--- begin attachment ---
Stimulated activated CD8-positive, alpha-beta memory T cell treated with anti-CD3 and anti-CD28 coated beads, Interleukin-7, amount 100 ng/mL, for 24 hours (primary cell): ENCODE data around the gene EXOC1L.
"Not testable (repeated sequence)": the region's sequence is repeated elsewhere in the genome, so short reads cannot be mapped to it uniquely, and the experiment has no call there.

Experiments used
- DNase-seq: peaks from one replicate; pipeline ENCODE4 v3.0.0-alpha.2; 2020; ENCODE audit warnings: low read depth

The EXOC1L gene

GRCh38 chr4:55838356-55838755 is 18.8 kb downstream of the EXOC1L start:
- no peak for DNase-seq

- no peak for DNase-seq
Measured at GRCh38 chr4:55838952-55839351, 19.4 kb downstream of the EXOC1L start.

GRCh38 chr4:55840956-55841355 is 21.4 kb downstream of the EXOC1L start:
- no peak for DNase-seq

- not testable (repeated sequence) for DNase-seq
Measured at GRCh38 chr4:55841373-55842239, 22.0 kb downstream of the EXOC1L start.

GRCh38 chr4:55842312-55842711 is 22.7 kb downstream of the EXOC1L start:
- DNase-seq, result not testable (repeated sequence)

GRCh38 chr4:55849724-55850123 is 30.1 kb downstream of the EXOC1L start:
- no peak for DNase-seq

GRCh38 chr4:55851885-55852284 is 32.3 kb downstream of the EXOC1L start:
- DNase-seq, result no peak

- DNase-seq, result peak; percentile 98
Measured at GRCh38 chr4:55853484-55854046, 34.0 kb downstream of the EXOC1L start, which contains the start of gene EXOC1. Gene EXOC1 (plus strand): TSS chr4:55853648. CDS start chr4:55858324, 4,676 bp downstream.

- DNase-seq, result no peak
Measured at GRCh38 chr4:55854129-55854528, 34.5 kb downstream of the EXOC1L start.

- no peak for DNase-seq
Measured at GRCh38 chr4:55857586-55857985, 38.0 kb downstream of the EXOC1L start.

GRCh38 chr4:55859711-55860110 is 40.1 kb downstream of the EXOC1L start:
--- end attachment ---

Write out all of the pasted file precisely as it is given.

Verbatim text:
Stimulated activated CD8-positive, alpha-beta memory T cell treated with anti-CD3 and anti-CD28 coated beads, Interleukin-7, amount 100 ng/mL, for 24 hours (primary cell): ENCODE data around the gene EXOC1L.
"Not testable (repeated sequence)": the region's sequence is repeated elsewhere in the genome, so short reads cannot be mapped to it uniquely, and the experiment has no call there.

Experiments used
- DNase-seq: peaks from one replicate; pipeline ENCODE4 v3.0.0-alpha.2; 2020; ENCODE audit warnings: low read depth

The EXOC1L gene

GRCh38 chr4:55838356-55838755 is 18.8 kb downstream of the EXOC1L start:
- no peak for DNase-seq

- no peak for DNase-seq
Measured at GRCh38 chr4:55838952-55839351, 19.4 kb downstream of the EXOC1L start.

GRCh38 chr4:55840956-55841355 is 21.4 kb downstream of the EXOC1L start:
- no peak for DNase-seq

- not testable (repeated sequence) for DNase-seq
Measured at GRCh38 chr4:55841373-55842239, 22.0 kb downstream of the EXOC1L start.

GRCh38 chr4:55842312-55842711 is 22.7 kb downstream of the EXOC1L start:
- DNase-seq, result not testable (repeated sequence)

GRCh38 chr4:55849724-55850123 is 30.1 kb downstream of the EXOC1L start:
- no peak for DNase-seq

GRCh38 chr4:55851885-55852284 is 32.3 kb downstream of the EXOC1L start:
- DNase-seq, result no peak

- DNase-seq, result peak; percentile 98
Measured at GRCh38 chr4:55853484-55854046, 34.0 kb downstream of the EXOC1L start, which contains the start of gene EXOC1. Gene EXOC1 (plus strand): TSS chr4:55853648. CDS start chr4:55858324, 4,676 bp downstream.

- DNase-seq, result no peak
Measured at GRCh38 chr4:55854129-55854528, 34.5 kb downstream of the EXOC1L start.

- no peak for DNase-seq
Measured at GRCh38 chr4:55857586-55857985, 38.0 kb downstream of the EXOC1L start.

GRCh38 chr4:55859711-55860110 is 40.1 kb downstream of the EXOC1L start: